Skip navigation

Folate and colon cancer

Bandolier 57 highlighted the importance of homocysteine for heart disease, and the role of dietary folate in reducing both homocysteine levels and heart disease. Folate, especially from multivitamin use, is also implicated as a factor in reducing risks of colon cancer [1].


In 1980, 88,756 women gave detailed information on their dietary habits, including their use of multivitamins, with regular updates over subsequent years. There was also information available on demographics, and smoking, physical activity, aspirin use, colonoscopy and parental history of colorectal cancer.

Up to 1994 there were 655 new cases of colorectal cancer, 442 in the colon, 143 in the rectum and 70 at undetermined sites. The way in which these cases were distributed according to folate intake was subjected to detailed scrutiny.


High total intake of folate in 1980 was inversely related to the risk of colon cancer (Figure 1), even after making adjustments for almost 20 possible confounding factors. This was also the case after allowing for possible confounding factors from other nutrients that were included in multivitamins.

When the risk was examined for multivitamin use, it became clear that the benefits of folate supplementation only became significantly apparent for 15 years of use, though there was a distinct trend after five years (Figure 2).


This paper has examined the association between folate intake and colon cancer in this large cohort of women from many different angles. It may just be wrong, but that is unlikely. There is supporting evidence showing that high folate intake is associated with reduced colon cancer risk from other studies.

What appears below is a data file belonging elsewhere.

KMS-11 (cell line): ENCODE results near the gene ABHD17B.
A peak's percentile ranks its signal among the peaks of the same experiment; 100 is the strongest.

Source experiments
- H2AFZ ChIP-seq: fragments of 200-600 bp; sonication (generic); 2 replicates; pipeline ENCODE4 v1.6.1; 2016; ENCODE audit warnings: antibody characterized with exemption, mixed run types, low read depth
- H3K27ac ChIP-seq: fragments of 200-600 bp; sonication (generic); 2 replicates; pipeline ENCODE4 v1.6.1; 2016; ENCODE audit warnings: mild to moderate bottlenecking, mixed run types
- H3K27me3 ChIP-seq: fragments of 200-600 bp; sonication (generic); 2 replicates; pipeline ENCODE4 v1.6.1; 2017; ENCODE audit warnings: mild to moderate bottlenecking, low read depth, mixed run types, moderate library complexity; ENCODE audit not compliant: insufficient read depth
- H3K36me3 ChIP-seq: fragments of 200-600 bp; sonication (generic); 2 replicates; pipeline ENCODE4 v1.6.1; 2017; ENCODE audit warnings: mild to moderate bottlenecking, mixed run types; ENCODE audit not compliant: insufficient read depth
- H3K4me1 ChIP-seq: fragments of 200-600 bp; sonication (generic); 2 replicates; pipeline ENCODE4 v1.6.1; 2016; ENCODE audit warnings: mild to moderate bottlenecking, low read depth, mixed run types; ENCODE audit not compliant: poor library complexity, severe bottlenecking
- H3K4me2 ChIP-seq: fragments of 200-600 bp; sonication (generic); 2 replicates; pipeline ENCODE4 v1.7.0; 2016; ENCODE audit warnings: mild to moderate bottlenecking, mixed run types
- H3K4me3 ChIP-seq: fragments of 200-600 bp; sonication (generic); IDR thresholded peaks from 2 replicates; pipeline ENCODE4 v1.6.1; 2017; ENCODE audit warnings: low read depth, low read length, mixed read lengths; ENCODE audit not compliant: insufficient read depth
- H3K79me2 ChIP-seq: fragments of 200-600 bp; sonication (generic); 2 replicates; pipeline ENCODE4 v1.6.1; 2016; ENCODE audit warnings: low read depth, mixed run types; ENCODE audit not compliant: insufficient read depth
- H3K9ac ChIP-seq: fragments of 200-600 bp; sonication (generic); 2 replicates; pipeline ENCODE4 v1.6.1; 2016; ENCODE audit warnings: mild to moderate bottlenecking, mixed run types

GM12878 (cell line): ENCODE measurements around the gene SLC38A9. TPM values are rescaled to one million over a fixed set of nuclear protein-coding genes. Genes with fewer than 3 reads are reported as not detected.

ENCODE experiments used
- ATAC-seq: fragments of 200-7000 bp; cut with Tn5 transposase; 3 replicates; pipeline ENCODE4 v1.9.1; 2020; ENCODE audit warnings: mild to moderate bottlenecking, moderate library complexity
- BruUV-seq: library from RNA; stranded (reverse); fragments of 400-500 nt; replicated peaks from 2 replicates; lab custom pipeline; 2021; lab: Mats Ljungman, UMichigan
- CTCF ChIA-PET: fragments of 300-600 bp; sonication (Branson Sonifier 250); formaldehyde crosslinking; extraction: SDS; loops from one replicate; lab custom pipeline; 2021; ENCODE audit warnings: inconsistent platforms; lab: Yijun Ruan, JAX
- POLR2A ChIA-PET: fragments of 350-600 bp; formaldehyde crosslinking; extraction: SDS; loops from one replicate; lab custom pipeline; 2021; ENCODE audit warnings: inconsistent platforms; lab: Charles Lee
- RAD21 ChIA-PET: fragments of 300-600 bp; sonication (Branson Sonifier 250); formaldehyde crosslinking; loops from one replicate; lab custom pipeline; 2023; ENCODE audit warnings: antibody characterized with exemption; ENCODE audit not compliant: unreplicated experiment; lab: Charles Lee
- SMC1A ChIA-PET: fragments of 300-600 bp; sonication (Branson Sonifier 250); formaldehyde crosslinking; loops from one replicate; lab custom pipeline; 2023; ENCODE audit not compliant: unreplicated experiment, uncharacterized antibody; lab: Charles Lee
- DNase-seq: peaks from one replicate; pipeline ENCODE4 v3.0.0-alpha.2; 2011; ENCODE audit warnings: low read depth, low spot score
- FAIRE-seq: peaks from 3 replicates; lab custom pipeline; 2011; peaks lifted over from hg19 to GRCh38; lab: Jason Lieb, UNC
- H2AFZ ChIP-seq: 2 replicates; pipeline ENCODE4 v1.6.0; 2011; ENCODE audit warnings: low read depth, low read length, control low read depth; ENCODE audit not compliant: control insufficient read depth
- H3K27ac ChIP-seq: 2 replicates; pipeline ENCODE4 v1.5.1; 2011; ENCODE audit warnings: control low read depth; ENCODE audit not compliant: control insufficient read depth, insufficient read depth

The bottom line with homocysteine and heart disease was eat well and take a multivitamin a day. With the potentially very large reductions in colon cancer also on offer, although perhaps after some time, this makes even more sense as part, with exercise, of a healthy living programme.

A particular feature of the paper is that it seeks and discusses some basic features of carcinogenesis and how folate intake may affect this. This puts a biological plausibility on the tale, which, with its cautious exploration of potential limitations, makes for a gripping read uncommon in scientific papers.


  1. E Giovanucci et al. Multivitamin use, folate, and colon cancer in women in the nurses' health study. Annals of Internal Medicine 1998 129: 517-524.

previous or next story in this issue